As I described at the outset, she did not live to see that dream bloom. She would not herself experience a world transformed by her example. But by refusing to submit to unjust standards and expectations, she not only liberated herself in the short time she was able to live, but by extension of her example, she was able to liberate so many others as well.

When one lives like this, as King said, it does not matter if they make it to the promised land, because by refusing to concede the ability to live in right relations with the world, they are already there.

That is why I began with Margaret Fuller's death - because she knew, as she reported to her friend, that she had already left the measure of her footprint on this earth by sharing herself radically with the world. Although she died so close to the shores of her homeland, where if she had returned safely she would have been able to witness for herself the revolution she began, she had already experienced that liberation for herself.

With that being said, today is Association Sunday. What we are asking you to do is to give money to the Unitarian Universalist Association, the very institution that is the inheritor of Margaret Fuller's legacy. The UUA exists as an extension of us, out there in the world, promoting our values and creating resources and curriculum to help support our work. Men and women like Margaret Fuller are our ancestors. They are proof that we have been at this work for a long time, and that nothing worth doing is completed in one lifetime. If we support it and live it right, we can ensure that this little movement of ours, this bold experiment of liberal religion, can live on long beyond any one of us, and give birth to the promised land beyond our visions.

To give you one very concrete example of how the UUA makes this possible - how they support us and push our values out in the wider world - our movement's General Assembly next June in Phoenix, Arizona will be focused on the issue of immigration, This will be an excellent opportunity to take your values around that particular issue to the next level, to really start to live them.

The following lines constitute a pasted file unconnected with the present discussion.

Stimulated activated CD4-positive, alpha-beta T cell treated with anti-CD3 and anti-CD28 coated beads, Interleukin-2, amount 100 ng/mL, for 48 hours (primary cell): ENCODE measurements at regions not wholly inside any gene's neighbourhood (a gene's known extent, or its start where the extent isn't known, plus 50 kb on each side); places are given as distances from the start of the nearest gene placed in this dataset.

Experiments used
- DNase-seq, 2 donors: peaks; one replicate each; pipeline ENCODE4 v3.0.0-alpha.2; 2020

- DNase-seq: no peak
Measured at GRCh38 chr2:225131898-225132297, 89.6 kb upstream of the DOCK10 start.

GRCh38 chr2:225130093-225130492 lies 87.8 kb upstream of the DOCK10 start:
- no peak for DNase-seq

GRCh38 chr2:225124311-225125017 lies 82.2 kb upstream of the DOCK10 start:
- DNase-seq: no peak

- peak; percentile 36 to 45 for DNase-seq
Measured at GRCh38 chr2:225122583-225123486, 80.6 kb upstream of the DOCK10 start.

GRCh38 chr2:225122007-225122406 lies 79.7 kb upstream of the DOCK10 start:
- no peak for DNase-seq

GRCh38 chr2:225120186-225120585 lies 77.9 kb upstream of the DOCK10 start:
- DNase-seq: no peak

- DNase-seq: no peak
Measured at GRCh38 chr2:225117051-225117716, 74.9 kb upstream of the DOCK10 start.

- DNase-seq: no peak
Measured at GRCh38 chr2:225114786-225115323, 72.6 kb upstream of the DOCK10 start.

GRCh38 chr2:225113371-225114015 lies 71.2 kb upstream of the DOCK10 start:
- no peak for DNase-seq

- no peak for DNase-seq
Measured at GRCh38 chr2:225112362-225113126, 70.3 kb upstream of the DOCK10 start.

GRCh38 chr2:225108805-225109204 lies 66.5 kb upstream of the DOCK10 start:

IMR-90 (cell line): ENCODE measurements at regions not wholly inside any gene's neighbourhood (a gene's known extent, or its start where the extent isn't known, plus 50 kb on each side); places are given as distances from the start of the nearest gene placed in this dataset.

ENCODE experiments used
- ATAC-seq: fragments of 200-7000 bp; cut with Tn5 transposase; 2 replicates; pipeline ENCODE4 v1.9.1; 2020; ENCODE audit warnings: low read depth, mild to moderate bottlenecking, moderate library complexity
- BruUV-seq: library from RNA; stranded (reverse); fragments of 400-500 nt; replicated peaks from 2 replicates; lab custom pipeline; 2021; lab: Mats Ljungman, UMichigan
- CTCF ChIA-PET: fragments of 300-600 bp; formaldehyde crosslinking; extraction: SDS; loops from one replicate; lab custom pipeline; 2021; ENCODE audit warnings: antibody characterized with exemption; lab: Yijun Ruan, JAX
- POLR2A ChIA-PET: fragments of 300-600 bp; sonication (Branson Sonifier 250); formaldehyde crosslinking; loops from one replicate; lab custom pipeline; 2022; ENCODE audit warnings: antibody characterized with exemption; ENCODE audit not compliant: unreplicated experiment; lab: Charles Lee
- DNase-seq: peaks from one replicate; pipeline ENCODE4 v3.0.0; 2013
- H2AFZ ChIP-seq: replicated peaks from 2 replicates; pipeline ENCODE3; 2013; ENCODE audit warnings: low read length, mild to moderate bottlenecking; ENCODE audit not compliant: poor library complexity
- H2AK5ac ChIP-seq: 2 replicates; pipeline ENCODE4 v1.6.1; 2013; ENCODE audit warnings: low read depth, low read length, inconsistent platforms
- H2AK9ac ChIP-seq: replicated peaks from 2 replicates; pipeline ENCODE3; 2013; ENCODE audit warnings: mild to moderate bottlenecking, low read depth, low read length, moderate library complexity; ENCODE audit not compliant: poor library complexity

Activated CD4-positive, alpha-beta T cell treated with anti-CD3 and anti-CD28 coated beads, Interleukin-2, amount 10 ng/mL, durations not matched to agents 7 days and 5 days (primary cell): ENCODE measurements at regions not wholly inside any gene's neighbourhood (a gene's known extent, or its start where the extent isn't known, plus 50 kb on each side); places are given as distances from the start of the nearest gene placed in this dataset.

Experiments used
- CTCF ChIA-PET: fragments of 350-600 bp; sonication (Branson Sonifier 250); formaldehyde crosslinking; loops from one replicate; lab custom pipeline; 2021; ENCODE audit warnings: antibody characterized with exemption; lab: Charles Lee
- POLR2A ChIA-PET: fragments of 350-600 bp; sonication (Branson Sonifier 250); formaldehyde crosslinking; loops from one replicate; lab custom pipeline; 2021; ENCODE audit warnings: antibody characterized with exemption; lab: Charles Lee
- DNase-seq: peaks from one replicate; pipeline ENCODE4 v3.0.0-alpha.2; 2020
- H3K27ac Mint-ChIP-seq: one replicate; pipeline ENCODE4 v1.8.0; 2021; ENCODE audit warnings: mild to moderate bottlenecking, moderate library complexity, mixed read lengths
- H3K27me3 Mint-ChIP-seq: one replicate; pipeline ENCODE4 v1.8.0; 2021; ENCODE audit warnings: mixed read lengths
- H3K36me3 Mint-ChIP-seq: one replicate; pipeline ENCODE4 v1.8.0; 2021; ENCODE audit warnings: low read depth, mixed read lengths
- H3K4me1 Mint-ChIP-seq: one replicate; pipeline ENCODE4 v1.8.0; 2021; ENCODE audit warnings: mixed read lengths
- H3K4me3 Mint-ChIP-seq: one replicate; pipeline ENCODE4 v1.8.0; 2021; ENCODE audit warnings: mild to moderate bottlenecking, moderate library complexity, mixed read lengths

As always, there will be workshops and speakers around the topic. But unlike in years past, there will also be direct actions, teach-ins, demonstrations, witness events, and other ways to actually live our values in action together in Phoenix. We are not going to just study and learn, but also take real steps and draw real attention to the issue. As those who have come before us and lived their values know well, it is best to prepare our mind, bodies and souls for such an experience. So the UUA is also providing preparatory events. The first in our district is coming up at the end of the month, on Saturday, October 29. It is an all-day workshop and training at our Mount Diablo Congregation in Walnut Creek. Myself and several other people from this congregation will be going. I strongly encourage you to consider participating, whether you think you may come to GA next year or not.

Whether it is this experience or another, my vision for Mission Peak is to continue to grow our capacity to provide just these kind of opportunities to live your values. I think it is what we do best and what the UUA supports us so well in doing. By being a part of this larger tradition, we are partaking in shared work that stretches back through the ages, back to Margaret Fuller and beyond; and that we can pass on to our children and grandchildren as well, because no work that is worth doing is completed in a lifetime. But may we get so close that we can see it.

May it be so. Ashe.